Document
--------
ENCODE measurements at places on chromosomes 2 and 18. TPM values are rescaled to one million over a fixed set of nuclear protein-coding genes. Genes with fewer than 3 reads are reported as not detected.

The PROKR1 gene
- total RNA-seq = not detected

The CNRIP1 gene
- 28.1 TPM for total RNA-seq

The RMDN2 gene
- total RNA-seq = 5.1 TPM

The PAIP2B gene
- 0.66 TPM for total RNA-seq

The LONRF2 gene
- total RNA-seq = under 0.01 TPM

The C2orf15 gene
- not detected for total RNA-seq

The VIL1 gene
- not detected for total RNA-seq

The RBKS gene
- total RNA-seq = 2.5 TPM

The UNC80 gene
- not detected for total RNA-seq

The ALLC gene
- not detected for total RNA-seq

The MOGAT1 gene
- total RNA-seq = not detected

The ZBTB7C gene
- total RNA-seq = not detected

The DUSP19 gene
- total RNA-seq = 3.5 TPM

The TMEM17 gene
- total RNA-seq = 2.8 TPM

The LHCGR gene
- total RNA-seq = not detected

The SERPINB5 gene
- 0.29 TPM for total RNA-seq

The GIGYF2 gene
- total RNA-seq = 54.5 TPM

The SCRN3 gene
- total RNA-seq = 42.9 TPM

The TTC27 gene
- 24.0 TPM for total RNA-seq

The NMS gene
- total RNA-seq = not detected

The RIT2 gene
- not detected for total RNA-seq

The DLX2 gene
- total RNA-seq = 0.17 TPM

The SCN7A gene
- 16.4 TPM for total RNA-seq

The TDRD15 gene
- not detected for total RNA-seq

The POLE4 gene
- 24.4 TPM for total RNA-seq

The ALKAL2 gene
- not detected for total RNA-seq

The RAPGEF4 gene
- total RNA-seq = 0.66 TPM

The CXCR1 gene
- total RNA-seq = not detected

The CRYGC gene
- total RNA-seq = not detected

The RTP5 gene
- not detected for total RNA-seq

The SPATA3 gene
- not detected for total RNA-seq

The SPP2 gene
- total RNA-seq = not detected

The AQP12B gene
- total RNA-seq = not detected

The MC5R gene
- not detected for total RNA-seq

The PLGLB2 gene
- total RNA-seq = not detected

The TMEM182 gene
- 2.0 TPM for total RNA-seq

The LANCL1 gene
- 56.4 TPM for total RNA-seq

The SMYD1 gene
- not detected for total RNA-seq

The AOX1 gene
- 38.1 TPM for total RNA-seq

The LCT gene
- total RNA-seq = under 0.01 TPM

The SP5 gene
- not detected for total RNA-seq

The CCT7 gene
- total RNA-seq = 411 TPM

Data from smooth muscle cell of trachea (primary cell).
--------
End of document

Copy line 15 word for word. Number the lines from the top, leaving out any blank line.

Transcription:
- not detected for total RNA-seq